“You checked up on me?”

“Lena volunteered the information,” after a bit of coercion.

“Would you have asked if she hadn’t?”
“No.” Yes.  “Is that why you hang out with me, because I’m harmless?”

“What do you mean?” he asked, turning toward me, giving me an odd look.

“When every woman in the room wants you it has to be intimidating.”

“It’s not,” he said carefully.

“No?”  If our roles were reversed I would be incredibly intimidated.  Thankfully, most men didn’t notice me, especially when I was with Lena.  “Well that’s a relief.  Why not?  Weren’t you even the least bit interested in them?”  I held my breath as I waited for him to answer.

“No.  I wasn’t interested in the women who were at the bar last week.”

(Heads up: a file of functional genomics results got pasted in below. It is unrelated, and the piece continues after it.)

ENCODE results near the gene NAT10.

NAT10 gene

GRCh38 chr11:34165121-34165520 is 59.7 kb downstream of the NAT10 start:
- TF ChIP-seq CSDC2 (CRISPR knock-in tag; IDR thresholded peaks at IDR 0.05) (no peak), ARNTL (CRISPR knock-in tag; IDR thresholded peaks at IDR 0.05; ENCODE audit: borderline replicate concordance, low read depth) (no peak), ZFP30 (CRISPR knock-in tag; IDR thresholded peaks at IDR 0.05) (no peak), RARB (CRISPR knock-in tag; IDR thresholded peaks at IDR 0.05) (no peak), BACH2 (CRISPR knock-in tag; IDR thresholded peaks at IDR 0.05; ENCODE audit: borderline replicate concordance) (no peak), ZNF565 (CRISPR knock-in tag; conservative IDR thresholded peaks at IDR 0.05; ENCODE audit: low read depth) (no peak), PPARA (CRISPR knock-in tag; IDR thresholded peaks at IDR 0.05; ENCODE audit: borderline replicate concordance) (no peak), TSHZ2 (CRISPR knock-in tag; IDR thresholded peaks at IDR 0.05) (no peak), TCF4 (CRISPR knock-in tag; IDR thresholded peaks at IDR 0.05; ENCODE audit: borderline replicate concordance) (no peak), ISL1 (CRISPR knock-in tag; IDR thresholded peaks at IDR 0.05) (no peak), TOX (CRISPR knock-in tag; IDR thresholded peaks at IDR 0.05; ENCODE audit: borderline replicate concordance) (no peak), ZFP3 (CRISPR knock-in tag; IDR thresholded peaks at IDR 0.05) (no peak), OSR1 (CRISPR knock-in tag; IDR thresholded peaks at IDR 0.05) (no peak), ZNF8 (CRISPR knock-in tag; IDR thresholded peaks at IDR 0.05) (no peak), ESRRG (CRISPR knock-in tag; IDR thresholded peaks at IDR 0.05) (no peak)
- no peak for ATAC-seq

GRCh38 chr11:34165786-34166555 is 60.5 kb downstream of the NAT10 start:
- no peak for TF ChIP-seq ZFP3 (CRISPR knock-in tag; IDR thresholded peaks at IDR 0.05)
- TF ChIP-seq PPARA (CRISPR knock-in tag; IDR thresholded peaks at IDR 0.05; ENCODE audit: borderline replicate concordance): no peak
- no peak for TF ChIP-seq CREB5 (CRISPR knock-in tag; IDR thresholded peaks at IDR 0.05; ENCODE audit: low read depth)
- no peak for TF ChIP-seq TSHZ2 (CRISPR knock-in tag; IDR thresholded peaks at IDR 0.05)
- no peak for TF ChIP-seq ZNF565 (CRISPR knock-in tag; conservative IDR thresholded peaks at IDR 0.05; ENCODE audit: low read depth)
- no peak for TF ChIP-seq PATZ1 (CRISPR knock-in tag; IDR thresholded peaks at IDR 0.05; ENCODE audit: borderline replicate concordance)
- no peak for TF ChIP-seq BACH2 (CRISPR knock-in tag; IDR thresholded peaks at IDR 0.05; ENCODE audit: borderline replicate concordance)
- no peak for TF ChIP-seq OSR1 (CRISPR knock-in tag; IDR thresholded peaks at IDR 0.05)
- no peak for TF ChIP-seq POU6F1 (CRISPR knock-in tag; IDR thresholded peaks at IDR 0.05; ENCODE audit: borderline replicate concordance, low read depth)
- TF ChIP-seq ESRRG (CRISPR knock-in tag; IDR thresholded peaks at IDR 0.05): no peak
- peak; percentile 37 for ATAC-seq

“Oh.”  The relief that coursed through my veins terrified me.

“Meredith?”

The way he said my name made my heart race inside my chest.  My face flushed; I prayed that he wouldn’t notice.  “Yeah?” I answered breathlessly.

“I don’t find you harmless.”  He studied me carefully.

The “prom queen,” sporting a sequined mermaid dress and plastic tiara, walked between us.  She stuck her chest out as she offered Remington a look of blatant interest; he ignored her.

“You didn’t dress up,” he added after the interruption.

“Neither did you,” I snapped, breaking past the daze his words had created.

“Alec bought me a matching suit.”

“And you passed up the opportunity to wear that ensemble?  I can’t believe it.”

“What’s the point in getting dressed up for prom when I didn’t have a date?”  His mouth pulled into a half smile.  “Did Lena have something for you as well?”

“Of course.  She bought the thing last week.  I only found out about the party today.”